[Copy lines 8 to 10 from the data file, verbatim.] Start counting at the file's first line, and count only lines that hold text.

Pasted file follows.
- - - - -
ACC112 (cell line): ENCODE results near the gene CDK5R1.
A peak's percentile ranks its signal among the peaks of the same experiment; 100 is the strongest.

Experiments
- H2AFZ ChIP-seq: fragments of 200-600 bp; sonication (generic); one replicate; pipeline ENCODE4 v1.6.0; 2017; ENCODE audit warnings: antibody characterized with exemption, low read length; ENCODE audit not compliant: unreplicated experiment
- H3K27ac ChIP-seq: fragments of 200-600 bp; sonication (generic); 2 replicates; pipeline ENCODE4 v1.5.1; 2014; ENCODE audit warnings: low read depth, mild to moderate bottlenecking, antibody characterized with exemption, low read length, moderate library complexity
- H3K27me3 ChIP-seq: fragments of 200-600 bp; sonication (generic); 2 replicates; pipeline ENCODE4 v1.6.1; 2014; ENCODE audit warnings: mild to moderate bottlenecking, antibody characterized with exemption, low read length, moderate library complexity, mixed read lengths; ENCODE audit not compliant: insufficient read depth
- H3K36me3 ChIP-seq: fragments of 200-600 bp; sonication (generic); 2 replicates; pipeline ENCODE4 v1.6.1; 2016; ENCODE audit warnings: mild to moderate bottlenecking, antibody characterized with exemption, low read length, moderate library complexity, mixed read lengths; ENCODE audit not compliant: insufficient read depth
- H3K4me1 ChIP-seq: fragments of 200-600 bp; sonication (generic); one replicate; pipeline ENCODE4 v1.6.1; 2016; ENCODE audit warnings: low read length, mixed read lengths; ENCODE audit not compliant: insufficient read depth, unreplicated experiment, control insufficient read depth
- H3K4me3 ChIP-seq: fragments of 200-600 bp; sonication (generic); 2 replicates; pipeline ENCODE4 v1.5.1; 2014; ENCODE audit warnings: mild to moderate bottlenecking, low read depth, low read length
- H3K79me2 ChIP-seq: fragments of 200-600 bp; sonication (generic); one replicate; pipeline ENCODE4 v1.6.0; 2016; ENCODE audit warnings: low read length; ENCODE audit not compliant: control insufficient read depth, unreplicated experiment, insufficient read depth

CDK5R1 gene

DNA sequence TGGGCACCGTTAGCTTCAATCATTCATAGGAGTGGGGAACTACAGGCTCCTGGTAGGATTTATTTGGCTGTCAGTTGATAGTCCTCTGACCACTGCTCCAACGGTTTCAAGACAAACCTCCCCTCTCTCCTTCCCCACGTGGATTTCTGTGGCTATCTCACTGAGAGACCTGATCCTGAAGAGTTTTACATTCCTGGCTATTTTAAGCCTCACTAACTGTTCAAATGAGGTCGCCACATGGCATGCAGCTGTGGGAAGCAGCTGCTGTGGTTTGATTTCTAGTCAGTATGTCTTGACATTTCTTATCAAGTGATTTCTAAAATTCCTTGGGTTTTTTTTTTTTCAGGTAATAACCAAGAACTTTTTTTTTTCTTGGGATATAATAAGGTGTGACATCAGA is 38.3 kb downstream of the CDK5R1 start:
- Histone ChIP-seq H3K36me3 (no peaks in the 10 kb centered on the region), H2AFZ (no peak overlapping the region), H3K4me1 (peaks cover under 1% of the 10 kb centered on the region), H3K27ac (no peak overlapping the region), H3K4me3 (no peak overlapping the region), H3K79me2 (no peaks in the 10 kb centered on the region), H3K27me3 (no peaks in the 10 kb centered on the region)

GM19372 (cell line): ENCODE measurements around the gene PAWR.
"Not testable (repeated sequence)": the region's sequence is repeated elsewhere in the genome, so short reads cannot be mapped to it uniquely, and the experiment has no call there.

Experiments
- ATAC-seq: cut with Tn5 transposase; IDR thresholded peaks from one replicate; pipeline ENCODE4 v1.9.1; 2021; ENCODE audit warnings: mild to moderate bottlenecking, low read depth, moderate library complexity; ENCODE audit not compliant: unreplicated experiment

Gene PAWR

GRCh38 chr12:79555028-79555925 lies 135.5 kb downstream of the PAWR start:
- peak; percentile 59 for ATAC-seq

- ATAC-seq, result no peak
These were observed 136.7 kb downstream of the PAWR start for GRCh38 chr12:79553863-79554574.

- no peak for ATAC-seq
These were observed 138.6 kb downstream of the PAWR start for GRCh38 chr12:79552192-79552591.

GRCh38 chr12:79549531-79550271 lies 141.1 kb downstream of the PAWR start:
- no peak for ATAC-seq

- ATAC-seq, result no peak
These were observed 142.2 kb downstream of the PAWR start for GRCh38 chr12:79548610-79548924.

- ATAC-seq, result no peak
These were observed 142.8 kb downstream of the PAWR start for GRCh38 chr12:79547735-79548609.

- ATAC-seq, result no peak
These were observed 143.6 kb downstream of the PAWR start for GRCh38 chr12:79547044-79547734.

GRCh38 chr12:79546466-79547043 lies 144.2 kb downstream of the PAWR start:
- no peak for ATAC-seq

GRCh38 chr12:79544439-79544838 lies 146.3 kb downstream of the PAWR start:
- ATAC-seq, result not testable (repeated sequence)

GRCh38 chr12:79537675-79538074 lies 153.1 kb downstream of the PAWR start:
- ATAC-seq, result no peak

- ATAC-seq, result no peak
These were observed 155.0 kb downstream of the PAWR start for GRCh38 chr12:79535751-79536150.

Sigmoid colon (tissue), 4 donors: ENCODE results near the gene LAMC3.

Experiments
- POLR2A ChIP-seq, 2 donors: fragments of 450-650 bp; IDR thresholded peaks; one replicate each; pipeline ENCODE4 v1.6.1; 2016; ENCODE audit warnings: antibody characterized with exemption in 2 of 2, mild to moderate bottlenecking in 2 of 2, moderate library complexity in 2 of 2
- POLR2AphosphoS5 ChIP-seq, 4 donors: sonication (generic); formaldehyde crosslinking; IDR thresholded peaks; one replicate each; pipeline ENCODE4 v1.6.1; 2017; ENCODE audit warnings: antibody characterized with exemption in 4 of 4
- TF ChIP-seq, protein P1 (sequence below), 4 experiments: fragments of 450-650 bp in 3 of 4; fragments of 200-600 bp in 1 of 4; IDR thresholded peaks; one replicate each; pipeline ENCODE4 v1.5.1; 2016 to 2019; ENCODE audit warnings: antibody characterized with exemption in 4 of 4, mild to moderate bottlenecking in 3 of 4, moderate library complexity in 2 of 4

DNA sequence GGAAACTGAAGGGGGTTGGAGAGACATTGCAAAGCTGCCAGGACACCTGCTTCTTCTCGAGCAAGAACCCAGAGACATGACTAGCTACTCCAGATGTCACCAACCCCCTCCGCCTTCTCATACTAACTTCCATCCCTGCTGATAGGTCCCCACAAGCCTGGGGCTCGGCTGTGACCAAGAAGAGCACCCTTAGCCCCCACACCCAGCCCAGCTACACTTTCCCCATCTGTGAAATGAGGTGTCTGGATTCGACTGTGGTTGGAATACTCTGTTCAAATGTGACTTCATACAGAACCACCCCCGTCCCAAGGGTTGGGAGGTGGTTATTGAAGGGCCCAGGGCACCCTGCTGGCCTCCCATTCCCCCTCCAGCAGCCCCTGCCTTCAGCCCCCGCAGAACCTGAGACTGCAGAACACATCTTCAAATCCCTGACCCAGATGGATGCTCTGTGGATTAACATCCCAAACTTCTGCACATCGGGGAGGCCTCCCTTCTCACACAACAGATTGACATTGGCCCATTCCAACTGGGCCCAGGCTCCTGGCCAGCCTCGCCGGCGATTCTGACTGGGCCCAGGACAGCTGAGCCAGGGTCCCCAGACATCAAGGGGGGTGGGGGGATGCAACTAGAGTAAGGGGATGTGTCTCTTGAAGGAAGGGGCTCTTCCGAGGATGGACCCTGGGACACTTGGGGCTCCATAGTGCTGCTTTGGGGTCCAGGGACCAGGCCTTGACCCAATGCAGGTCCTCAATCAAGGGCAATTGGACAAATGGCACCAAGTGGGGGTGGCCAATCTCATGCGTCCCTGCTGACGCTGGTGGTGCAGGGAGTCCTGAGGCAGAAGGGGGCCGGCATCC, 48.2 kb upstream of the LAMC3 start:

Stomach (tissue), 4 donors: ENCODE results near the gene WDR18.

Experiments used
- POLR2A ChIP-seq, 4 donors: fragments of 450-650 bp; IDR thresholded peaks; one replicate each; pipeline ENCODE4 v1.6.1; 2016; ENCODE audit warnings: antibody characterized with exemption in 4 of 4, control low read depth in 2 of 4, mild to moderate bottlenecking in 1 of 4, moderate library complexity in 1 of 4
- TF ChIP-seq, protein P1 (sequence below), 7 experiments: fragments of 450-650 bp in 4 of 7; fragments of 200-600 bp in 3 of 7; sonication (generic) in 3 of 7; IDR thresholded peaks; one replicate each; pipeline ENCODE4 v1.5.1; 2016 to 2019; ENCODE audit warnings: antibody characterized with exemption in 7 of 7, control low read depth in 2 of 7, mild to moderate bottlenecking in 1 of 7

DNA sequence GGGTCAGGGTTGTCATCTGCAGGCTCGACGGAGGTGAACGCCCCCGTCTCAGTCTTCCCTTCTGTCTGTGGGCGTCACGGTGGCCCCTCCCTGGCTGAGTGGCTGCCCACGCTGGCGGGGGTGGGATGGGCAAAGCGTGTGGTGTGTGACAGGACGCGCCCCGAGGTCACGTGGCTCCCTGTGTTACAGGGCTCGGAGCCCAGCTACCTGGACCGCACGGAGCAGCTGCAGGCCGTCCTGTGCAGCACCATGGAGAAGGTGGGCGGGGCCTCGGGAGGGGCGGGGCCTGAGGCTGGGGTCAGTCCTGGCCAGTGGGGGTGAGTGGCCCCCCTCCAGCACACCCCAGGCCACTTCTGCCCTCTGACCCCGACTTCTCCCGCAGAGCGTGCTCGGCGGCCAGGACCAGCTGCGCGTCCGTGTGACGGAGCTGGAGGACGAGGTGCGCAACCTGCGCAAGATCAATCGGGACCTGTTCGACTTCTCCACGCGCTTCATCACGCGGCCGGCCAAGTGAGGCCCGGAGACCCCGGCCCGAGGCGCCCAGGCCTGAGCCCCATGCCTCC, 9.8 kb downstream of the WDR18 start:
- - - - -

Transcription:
- H3K4me1 ChIP-seq: fragments of 200-600 bp; sonication (generic); one replicate; pipeline ENCODE4 v1.6.1; 2016; ENCODE audit warnings: low read length, mixed read lengths; ENCODE audit not compliant: insufficient read depth, unreplicated experiment, control insufficient read depth
- H3K4me3 ChIP-seq: fragments of 200-600 bp; sonication (generic); 2 replicates; pipeline ENCODE4 v1.5.1; 2014; ENCODE audit warnings: mild to moderate bottlenecking, low read depth, low read length
- H3K79me2 ChIP-seq: fragments of 200-600 bp; sonication (generic); one replicate; pipeline ENCODE4 v1.6.0; 2016; ENCODE audit warnings: low read length; ENCODE audit not compliant: control insufficient read depth, unreplicated experiment, insufficient read depth